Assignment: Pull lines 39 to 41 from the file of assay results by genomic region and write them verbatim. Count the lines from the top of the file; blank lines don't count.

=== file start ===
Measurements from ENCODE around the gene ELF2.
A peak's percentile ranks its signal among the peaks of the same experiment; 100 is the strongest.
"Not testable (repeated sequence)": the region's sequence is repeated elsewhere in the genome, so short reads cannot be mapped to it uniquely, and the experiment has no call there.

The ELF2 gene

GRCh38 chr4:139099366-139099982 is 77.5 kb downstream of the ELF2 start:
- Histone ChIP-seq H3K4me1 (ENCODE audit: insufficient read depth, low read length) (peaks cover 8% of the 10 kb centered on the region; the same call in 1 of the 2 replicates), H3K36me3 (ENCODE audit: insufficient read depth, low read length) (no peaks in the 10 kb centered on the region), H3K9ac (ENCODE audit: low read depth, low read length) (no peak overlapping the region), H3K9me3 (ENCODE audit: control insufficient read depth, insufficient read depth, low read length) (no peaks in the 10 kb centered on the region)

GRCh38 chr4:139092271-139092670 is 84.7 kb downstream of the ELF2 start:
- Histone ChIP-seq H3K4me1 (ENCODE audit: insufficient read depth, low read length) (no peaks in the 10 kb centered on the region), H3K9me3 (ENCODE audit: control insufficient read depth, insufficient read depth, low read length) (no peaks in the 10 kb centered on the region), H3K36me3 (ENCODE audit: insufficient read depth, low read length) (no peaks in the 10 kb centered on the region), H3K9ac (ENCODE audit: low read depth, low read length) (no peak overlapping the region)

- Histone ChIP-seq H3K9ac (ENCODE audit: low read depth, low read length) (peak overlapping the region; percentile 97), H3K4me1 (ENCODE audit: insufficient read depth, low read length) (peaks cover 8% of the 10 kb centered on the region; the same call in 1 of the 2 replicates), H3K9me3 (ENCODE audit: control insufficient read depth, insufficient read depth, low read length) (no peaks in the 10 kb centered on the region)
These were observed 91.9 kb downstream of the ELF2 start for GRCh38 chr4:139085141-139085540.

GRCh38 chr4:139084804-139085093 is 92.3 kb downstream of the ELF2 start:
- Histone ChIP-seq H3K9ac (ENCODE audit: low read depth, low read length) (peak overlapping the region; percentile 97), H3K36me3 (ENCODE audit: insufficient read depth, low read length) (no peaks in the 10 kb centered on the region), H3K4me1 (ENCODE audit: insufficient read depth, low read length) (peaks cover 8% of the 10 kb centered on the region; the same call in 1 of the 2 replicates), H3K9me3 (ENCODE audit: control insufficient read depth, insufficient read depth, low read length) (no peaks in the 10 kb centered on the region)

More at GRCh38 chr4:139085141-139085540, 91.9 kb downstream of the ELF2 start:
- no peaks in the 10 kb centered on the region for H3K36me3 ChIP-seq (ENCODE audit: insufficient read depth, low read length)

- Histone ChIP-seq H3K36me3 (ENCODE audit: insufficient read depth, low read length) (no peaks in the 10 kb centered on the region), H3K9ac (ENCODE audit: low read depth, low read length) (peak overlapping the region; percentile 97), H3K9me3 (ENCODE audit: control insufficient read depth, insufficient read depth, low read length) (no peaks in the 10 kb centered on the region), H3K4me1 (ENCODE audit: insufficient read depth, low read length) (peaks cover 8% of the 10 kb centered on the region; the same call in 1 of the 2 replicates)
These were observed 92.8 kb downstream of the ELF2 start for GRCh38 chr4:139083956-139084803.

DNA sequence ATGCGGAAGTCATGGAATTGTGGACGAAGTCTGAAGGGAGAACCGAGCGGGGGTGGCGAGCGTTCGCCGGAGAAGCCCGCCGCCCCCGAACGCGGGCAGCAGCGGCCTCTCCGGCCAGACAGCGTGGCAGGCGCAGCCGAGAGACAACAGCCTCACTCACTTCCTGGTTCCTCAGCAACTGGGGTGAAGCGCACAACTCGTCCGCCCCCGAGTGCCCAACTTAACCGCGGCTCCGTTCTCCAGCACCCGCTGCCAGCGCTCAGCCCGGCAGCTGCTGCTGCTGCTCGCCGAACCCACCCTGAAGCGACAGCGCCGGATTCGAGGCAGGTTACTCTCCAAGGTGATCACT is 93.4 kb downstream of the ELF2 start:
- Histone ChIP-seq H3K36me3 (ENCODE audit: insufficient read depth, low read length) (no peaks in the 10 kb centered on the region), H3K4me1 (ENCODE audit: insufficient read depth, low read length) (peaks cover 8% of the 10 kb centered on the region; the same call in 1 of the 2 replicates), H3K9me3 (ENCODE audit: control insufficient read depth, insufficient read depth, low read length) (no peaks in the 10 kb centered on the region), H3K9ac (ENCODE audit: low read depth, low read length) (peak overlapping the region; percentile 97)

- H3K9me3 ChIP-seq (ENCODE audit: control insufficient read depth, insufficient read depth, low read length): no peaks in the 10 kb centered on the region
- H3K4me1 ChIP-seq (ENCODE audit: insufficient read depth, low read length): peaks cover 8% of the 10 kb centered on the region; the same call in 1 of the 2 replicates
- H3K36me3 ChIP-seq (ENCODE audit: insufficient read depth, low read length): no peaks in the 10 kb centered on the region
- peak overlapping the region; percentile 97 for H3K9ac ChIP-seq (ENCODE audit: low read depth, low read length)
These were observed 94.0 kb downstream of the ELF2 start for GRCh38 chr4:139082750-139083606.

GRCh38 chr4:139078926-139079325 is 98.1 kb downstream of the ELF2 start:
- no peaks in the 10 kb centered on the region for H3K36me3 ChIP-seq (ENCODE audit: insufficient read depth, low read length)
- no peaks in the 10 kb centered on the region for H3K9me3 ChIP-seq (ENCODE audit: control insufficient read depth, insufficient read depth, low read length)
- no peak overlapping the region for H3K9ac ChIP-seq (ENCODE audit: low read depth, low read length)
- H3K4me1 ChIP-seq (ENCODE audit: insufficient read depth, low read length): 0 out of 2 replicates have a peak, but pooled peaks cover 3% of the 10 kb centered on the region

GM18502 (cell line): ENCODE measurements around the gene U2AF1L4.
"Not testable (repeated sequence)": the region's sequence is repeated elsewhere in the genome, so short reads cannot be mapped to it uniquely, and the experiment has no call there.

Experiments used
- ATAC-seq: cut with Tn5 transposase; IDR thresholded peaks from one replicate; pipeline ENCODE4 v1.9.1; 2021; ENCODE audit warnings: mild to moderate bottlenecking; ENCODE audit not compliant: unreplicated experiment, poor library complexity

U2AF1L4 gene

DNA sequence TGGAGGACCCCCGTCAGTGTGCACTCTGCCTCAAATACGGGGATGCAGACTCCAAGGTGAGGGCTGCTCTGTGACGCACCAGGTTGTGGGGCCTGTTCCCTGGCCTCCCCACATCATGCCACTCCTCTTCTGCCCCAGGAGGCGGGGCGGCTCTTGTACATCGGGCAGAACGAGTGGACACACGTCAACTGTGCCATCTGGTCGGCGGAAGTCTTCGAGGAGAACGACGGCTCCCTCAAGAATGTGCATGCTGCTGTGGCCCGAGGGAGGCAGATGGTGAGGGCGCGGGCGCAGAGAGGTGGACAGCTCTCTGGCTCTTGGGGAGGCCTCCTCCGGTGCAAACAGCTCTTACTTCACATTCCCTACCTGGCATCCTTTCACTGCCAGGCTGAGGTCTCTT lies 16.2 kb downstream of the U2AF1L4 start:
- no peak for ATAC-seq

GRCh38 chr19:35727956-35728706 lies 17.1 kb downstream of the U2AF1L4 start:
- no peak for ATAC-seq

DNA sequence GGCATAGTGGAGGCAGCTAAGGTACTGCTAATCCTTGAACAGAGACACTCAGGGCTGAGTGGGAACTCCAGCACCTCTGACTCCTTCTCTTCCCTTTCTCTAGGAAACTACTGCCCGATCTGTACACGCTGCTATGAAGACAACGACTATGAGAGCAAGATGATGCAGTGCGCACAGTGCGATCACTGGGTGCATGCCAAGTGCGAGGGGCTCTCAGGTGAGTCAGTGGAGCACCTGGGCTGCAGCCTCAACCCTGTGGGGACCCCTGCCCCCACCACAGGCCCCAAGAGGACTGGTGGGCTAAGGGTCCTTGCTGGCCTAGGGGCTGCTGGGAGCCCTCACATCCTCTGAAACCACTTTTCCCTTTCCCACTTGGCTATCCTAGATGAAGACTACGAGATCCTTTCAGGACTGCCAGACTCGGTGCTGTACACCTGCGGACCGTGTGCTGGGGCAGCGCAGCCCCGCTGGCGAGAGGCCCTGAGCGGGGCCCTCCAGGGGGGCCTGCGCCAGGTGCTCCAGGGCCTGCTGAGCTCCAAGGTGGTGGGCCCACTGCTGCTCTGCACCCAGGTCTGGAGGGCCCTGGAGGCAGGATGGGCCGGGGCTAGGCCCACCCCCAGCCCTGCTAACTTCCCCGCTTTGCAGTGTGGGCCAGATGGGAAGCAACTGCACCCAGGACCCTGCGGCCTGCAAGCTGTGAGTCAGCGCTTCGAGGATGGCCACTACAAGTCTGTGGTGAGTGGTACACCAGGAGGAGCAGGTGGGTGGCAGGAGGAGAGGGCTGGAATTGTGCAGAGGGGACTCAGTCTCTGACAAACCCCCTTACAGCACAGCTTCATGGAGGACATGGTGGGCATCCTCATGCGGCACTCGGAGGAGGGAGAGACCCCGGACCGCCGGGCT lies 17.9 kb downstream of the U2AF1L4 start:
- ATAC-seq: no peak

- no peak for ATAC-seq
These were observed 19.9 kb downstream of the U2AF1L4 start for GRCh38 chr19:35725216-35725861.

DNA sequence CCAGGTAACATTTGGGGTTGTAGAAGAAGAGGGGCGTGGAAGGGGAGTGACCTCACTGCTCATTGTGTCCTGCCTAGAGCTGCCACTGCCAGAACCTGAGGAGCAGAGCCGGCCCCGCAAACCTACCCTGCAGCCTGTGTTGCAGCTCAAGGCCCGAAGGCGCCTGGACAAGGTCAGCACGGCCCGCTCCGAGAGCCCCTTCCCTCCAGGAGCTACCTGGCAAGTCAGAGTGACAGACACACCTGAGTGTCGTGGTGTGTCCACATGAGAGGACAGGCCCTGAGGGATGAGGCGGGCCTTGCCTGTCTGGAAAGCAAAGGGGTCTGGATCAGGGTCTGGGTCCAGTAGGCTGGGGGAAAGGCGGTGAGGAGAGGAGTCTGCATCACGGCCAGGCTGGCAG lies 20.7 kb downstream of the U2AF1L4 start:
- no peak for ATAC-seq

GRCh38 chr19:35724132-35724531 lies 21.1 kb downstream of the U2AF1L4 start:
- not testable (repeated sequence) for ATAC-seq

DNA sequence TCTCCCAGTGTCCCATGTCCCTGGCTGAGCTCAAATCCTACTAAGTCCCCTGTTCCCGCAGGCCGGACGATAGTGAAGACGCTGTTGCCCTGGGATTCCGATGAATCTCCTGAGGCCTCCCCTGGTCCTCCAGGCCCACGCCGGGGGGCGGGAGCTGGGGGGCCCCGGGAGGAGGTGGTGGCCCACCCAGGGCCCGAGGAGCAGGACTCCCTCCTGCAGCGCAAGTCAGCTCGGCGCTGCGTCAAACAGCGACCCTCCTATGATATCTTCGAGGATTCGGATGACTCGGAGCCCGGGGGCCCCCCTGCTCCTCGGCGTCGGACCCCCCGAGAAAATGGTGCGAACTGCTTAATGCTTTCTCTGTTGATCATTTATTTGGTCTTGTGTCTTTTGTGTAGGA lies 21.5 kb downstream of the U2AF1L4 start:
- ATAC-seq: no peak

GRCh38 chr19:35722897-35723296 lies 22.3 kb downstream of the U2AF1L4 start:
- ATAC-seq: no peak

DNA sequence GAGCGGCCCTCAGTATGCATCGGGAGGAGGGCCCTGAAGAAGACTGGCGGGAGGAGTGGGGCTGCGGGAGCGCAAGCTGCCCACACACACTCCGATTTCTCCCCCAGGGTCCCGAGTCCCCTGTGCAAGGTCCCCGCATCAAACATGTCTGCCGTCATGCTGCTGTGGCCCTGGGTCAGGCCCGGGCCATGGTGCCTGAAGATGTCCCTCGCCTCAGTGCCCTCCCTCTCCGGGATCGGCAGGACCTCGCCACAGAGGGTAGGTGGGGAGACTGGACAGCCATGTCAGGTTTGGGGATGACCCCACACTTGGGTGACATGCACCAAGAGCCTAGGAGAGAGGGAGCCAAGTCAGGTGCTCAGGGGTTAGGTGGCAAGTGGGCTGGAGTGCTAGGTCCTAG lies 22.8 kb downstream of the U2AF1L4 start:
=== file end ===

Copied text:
- ATAC-seq: no peak

- no peak for ATAC-seq
These were observed 19.9 kb downstream of the U2AF1L4 start for GRCh38 chr19:35725216-35725861.